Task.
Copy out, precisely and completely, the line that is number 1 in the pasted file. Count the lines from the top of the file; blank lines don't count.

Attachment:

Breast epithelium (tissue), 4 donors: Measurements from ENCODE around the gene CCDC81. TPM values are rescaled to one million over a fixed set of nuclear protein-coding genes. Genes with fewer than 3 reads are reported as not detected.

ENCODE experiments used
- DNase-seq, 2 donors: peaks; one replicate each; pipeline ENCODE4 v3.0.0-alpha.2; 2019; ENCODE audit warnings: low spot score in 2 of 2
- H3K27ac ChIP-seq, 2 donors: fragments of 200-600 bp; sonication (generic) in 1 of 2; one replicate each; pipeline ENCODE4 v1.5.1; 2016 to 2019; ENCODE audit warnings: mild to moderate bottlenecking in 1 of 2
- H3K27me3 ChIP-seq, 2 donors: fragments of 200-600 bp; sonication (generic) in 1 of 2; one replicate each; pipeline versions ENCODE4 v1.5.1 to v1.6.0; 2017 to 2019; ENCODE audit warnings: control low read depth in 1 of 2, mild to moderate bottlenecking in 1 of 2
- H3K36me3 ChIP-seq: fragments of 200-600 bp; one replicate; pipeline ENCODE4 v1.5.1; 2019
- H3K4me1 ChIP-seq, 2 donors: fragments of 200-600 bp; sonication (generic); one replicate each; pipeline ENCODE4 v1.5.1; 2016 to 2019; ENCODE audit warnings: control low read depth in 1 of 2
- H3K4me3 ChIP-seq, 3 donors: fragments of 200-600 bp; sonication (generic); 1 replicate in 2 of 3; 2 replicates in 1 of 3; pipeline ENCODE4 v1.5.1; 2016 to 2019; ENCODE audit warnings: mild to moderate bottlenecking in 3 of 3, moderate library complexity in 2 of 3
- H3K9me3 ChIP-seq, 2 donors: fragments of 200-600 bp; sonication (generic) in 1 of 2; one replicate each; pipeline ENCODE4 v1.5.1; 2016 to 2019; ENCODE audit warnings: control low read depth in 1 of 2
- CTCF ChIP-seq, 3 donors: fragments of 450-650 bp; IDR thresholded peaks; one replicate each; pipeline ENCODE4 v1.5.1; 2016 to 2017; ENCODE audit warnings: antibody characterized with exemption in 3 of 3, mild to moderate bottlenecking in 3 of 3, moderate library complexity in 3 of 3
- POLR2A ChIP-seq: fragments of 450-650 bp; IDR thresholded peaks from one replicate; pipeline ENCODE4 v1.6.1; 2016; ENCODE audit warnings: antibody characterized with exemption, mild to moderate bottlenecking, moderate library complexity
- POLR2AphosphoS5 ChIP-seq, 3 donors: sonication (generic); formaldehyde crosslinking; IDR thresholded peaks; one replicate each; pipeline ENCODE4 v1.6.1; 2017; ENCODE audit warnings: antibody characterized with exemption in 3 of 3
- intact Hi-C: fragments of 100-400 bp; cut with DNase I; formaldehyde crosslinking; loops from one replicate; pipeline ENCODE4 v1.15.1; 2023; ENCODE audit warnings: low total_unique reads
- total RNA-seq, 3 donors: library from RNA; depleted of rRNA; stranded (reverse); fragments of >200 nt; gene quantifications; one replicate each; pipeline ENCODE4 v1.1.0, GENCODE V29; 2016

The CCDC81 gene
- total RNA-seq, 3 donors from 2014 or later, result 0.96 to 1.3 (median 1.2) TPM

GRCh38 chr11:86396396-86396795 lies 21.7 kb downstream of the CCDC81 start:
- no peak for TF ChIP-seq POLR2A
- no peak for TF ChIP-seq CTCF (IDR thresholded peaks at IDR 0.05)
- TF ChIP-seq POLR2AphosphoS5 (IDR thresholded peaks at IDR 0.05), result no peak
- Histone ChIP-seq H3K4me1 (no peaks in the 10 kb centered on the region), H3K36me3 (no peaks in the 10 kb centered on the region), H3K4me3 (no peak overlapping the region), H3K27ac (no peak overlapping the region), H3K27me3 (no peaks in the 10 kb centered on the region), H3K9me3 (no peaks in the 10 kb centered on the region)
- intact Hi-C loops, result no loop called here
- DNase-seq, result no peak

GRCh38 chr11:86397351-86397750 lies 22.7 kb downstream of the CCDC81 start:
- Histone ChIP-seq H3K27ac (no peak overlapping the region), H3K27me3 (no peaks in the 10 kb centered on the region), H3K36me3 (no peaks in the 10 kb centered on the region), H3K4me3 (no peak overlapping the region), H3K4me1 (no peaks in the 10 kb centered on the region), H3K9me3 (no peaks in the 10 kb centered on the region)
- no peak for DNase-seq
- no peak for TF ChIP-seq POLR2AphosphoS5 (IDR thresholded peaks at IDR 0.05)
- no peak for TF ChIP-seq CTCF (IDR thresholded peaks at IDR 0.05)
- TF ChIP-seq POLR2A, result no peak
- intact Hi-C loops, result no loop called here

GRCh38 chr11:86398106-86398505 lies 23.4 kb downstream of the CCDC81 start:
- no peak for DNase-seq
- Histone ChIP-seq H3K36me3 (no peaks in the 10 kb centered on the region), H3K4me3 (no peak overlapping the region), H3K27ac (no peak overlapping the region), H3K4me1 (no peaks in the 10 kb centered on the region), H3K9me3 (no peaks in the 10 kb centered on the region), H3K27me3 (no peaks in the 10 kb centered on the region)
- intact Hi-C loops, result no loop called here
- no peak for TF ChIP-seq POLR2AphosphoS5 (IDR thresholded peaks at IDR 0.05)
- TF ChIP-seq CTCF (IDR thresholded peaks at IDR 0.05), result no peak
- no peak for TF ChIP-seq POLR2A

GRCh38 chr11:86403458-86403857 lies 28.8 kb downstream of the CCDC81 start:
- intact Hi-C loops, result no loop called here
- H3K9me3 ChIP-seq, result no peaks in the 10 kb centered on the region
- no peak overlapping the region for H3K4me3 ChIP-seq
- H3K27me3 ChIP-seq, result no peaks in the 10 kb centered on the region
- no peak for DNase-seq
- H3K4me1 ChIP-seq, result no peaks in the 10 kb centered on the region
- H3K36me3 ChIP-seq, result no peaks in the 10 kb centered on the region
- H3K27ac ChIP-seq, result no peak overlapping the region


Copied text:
Breast epithelium (tissue), 4 donors: Measurements from ENCODE around the gene CCDC81. TPM values are rescaled to one million over a fixed set of nuclear protein-coding genes. Genes with fewer than 3 reads are reported as not detected.